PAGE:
Wednesday, July 19, 2017

Keep trying!

A close friend of mine recently shared the following observation.

Just re-watched the movie Ratatouille yesterday with the kiddos and was struck again at how profound this quote at the end is (from the food critic Anton Ego) and wanted to share it:

Anton Ego, voiced by Peter O'Toole in the Pixar movie, Ratatouille

"In many ways, the work of a critic is easy. We risk very little yet enjoy a position over those who offer up their work and their selves to our judgment. We thrive on negative criticism, which is fun to write and to read. But the bitter truth we critics must face, is that in the grand scheme of things, the average piece of junk is probably more meaningful than our criticism designating it so."

Even if one is not familiar with the Oscar-winning movie, the droll and dreary character's comment strikes a certain nerve. In this scene, Anto Ego realizes that his power comes from passing judgement (often harshly) on the creative efforts of others. I believe he has something of an epiphany: 

Not everyone can be great, 
but greatness can come from anyone.   

Keep trying! The world is full of critics, and let's just agree that critics have their place in the world. But who are the critics, really, without the creators? Ask yourself this: do we need more critics, or more creators?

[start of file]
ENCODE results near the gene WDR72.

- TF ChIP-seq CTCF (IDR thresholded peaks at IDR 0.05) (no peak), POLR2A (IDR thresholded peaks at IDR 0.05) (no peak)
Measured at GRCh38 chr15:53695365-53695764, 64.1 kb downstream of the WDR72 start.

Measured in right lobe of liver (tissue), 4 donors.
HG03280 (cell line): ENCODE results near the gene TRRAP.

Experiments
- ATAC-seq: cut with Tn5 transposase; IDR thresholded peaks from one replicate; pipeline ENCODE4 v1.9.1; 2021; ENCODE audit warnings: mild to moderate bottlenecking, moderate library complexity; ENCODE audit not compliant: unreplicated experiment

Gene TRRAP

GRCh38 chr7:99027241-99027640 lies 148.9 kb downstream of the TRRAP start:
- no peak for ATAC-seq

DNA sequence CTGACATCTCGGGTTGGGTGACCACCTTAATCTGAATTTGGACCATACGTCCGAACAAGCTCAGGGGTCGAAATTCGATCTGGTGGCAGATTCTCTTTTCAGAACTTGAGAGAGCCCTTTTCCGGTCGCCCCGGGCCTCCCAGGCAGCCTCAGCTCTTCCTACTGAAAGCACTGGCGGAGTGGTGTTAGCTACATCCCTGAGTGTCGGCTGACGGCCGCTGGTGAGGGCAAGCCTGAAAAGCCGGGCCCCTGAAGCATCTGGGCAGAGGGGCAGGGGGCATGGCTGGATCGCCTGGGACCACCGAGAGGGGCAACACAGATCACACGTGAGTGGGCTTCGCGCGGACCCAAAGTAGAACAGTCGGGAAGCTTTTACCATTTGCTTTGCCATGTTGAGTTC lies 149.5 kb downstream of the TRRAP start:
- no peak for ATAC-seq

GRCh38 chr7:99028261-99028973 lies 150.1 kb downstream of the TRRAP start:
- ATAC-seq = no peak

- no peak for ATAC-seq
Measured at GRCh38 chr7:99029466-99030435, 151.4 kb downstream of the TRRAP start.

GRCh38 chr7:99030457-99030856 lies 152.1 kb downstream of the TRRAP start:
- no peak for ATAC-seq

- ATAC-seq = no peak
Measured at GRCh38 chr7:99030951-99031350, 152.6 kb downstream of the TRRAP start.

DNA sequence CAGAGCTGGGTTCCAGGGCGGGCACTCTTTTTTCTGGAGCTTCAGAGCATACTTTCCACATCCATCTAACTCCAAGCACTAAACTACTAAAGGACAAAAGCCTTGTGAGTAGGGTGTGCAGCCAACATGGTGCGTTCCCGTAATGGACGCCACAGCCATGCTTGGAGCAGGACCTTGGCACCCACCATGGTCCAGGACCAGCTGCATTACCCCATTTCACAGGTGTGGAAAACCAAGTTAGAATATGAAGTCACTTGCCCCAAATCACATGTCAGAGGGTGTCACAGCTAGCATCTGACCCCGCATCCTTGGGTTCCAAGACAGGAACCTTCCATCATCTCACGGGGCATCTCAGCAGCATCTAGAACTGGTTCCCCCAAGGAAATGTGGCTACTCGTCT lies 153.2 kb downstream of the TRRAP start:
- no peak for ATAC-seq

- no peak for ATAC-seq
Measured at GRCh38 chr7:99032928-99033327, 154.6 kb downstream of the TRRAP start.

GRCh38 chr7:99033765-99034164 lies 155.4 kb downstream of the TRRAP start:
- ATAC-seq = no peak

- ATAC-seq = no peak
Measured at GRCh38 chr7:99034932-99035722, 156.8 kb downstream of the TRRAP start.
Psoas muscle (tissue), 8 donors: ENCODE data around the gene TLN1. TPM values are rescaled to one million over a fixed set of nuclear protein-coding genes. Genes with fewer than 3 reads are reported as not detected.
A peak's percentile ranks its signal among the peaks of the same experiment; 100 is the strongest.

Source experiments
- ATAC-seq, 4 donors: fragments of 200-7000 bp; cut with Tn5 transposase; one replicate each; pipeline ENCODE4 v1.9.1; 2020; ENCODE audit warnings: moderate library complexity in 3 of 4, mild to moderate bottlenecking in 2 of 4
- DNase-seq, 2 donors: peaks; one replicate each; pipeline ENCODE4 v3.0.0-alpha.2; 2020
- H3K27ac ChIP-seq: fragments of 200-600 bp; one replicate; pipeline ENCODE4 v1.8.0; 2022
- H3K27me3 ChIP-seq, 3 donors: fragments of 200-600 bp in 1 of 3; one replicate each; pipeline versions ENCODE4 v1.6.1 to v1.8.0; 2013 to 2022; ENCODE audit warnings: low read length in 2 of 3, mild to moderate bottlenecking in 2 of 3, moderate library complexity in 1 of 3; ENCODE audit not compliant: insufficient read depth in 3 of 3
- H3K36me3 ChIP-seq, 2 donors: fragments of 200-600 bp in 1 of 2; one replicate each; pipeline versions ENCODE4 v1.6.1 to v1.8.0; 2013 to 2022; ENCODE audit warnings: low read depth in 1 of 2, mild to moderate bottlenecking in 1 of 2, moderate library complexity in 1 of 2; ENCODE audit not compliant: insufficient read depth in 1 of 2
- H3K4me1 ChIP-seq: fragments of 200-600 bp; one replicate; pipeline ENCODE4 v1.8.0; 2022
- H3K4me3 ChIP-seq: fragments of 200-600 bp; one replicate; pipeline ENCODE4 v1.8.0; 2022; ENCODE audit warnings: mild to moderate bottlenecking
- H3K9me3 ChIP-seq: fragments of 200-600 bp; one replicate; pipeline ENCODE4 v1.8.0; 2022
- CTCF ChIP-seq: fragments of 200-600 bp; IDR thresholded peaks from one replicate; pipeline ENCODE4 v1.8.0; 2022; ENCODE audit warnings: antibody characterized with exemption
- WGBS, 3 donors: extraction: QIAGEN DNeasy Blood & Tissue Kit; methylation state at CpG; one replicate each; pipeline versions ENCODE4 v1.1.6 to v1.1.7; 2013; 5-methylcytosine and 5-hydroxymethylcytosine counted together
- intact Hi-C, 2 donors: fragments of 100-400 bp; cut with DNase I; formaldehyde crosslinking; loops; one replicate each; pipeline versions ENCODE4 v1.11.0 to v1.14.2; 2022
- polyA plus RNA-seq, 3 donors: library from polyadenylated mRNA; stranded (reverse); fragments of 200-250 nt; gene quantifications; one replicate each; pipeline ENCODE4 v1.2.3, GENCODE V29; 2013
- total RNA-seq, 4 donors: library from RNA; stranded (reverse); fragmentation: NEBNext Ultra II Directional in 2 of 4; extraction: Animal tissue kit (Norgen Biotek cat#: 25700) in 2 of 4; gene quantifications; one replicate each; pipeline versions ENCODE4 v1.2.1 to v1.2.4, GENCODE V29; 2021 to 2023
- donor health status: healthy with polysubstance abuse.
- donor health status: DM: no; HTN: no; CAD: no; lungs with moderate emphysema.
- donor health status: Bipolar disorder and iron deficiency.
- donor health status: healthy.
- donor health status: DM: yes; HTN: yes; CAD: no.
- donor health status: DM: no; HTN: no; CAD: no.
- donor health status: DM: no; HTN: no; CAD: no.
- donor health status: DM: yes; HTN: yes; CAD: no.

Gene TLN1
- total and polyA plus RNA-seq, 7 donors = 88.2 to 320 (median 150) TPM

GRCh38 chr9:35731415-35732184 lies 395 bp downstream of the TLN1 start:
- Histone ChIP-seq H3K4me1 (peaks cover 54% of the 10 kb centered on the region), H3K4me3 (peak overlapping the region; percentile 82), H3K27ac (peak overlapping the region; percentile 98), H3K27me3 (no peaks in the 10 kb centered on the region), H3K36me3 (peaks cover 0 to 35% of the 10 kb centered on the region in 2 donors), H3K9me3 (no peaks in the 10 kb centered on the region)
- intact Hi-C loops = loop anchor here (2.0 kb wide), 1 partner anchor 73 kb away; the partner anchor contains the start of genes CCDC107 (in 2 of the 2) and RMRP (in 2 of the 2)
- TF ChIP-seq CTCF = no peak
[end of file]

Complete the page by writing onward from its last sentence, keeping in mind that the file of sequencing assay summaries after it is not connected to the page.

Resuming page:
When you go to a restaurant, a play, a concert, or a movie, you are a consumer. As a consumer, you should feel free to form your own opinion about the performance. There is no accounting for taste, so if you don't like the expensive wine, don't buy it.  

But what really matters in this world is not what you consume, nor what you or others think about the offered goods. What matters is what you produce! What are you good at doing? What can you offer? And here is where I must say, "Don't pay attention to the critics!" Pay attention to what you are here to do: Create. Produce. Add value. 

You will only hear the voices of critics if you are actually doing something. You will only get complaints if you are making a difference. Strive for the adulation of critics and the loyalty of customers, and learn from the reactions, good and bad. At the end of the day, the world needs more producers than consumers.  

Keep trying!